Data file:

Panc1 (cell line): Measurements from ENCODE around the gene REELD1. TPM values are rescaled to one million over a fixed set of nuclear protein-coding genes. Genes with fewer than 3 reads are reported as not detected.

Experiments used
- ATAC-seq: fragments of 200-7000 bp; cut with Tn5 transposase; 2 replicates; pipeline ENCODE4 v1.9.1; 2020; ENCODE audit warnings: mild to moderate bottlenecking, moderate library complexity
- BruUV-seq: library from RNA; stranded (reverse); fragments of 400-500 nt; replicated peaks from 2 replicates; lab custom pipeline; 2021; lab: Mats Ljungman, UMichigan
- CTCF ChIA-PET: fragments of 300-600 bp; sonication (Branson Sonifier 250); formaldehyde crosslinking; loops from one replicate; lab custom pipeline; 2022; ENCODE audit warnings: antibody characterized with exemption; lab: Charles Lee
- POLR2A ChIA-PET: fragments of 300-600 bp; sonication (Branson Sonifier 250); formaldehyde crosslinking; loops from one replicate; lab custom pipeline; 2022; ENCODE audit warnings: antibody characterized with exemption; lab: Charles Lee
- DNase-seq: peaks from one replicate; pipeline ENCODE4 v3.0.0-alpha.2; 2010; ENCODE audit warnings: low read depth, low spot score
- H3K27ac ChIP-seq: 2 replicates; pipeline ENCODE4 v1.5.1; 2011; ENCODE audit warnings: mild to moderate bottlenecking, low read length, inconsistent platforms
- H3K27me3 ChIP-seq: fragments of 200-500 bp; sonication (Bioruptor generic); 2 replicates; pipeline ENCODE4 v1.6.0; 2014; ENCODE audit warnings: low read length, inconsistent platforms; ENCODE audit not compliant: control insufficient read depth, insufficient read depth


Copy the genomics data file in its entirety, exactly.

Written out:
Panc1 (cell line): Measurements from ENCODE around the gene REELD1. TPM values are rescaled to one million over a fixed set of nuclear protein-coding genes. Genes with fewer than 3 reads are reported as not detected.

Experiments used
- ATAC-seq: fragments of 200-7000 bp; cut with Tn5 transposase; 2 replicates; pipeline ENCODE4 v1.9.1; 2020; ENCODE audit warnings: mild to moderate bottlenecking, moderate library complexity
- BruUV-seq: library from RNA; stranded (reverse); fragments of 400-500 nt; replicated peaks from 2 replicates; lab custom pipeline; 2021; lab: Mats Ljungman, UMichigan
- CTCF ChIA-PET: fragments of 300-600 bp; sonication (Branson Sonifier 250); formaldehyde crosslinking; loops from one replicate; lab custom pipeline; 2022; ENCODE audit warnings: antibody characterized with exemption; lab: Charles Lee
- POLR2A ChIA-PET: fragments of 300-600 bp; sonication (Branson Sonifier 250); formaldehyde crosslinking; loops from one replicate; lab custom pipeline; 2022; ENCODE audit warnings: antibody characterized with exemption; lab: Charles Lee
- DNase-seq: peaks from one replicate; pipeline ENCODE4 v3.0.0-alpha.2; 2010; ENCODE audit warnings: low read depth, low spot score
- H3K27ac ChIP-seq: 2 replicates; pipeline ENCODE4 v1.5.1; 2011; ENCODE audit warnings: mild to moderate bottlenecking, low read length, inconsistent platforms
- H3K27me3 ChIP-seq: fragments of 200-500 bp; sonication (Bioruptor generic); 2 replicates; pipeline ENCODE4 v1.6.0; 2014; ENCODE audit warnings: low read length, inconsistent platforms; ENCODE audit not compliant: control insufficient read depth, insufficient read depth